Archive for Monday, January 25, 2010


Veggie love: Chef creates winter menu for ‘Jayni’s Kitchen’

January 25, 2010


Butternut Squash, Wild Mushroom and Fontina Pizza

Butternut Squash, Wild Mushroom and Fontina Pizza

Butternut Squash, Wild Mushroom and Fontina Pizza

10 to 12 ounces butternut squash (half of a small to medium squash — see note below)

Olive oil

Salt and black pepper

1 or 2 garlic cloves

Pinch of red pepper flakes

2 teaspoons minced rosemary

1/2 pound mixed wild mushrooms, trimmed and sliced 1/4-inch thick

1 ball of pizza dough, rested (Pizza Dough recipe follows)

Semolina, fine cornmeal, or flour

4 to 5 ounces fontina cheese, coarsely grated

Halve the squash and scoop out the seeds and fiber from the cavity. Set aside any extra squash for another use (see note). Peel the remaining squash. Slice the squash cross-wise into 1/4-inch slices. Place the squash slices in a bowl and toss with just enough olive oil to coat, seasoning with salt and pepper. Spread the slices on a baking sheet and roast in a 450-degree oven until tender and beginning to brown — about 20 minutes.

While the squash roasts, peel and mince the garlic. Stir the garlic, along with the pepper flakes and the rosemary, into 1 1/2 teaspoons of olive oil. Set aside.

Sauté the mushrooms: When sautéing mushrooms, do not over-crowd the pan. If necessary, sauté in batches. Heat a nonstick sauté pan over medium-high heat. Add oil to coat the pan, then add the mushrooms. Cook, shaking the pan occasionally, until the mushrooms are browned, tender and any liquid that they have given off has evaporated. Transfer the mushrooms to a plate and season with salt and pepper.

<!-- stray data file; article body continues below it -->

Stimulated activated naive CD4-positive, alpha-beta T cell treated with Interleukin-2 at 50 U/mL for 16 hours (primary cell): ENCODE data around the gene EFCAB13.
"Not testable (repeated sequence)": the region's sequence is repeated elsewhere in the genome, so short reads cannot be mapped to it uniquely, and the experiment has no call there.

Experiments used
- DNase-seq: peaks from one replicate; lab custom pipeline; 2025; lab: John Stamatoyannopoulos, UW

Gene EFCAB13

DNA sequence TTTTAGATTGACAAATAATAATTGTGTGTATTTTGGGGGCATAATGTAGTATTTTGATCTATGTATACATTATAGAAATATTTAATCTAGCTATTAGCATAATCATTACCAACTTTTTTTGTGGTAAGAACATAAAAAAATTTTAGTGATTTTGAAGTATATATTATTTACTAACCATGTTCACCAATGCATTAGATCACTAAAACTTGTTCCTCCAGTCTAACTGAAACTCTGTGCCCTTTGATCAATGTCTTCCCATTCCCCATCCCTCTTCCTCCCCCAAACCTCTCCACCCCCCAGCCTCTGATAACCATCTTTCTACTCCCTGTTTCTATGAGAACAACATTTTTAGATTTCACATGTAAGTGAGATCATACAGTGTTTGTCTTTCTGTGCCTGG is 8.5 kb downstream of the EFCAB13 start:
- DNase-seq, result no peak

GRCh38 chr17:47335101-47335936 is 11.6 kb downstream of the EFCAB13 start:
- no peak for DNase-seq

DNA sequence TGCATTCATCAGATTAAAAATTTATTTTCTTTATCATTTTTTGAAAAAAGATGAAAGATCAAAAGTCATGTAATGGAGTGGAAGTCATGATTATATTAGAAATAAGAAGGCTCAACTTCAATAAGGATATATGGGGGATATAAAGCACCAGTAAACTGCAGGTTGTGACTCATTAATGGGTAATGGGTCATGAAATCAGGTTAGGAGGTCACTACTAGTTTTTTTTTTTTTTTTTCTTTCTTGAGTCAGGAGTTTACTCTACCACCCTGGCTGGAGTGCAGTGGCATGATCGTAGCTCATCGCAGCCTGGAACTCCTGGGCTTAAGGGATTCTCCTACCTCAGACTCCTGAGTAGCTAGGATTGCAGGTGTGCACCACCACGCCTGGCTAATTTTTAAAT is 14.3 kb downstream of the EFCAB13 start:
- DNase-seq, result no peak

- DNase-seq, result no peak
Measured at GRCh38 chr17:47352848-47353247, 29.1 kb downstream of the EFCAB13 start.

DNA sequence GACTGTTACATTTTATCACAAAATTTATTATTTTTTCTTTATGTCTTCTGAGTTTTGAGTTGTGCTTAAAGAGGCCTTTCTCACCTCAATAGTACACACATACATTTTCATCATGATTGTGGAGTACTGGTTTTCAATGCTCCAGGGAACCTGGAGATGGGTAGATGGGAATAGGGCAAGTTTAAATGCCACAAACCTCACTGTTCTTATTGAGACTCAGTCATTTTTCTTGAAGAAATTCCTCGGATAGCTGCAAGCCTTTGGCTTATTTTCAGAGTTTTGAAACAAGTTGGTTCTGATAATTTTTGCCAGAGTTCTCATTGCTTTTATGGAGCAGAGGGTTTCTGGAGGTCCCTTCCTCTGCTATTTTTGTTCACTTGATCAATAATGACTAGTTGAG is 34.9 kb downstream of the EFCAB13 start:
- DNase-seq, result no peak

Build the pizza: On a lightly floured surface, roll the dough out into a 12-inch circle. Transfer the dough to a pizza pan or baking sheet that has been lightly dusted with semolina, fine cornmeal or flour. Using your fingers, push up the edges of the dough to make a slight rim. You may top the crust immediately, or let it rest (covered with a towel) for up to 15 minutes before you add the toppings. Spread a thin layer of the seasoned oil over the crust. Scatter with half of the cheese. Arrange the roasted squash in an even layer on top of the cheese. Scatter the mushrooms evenly over the squash. Top with the remaining cheese.

Place the pizza in its pan on a pre-heated pizza stone in a pre-heated 450- to 500-degree oven. Bake until the crust is golden brown on the bottom and the cheese is bubbling, about 12 to 15 minutes. To ensure a crisp crust, slide the pizza off of the pan and onto the pizza stone for the final 2 to 3 minutes of cooking. When the pizza is done, transfer to a cutting board, cut into wedges and serve. Makes one 12-inch pizza.

Note: It is unlikely that you will find a butternut squash that only weighs 10 to 12 ounces. If you do, use the whole squash. For a larger squash, use only what you need, saving the remainder for another use (e.g. — roast with butter and honey and brown sugar for a side vegetable).

Pizza making tips: Anything that you put on the pizza should be able to cook in 15 minutes or less; or, should be pre-cooked to get it to that point. Any ingredient that produces a lot of liquid when it is cooked (zucchini, for example) should always be pre-cooked. Some wet ingredients — like tomatoes — should be drained of excess liquid first.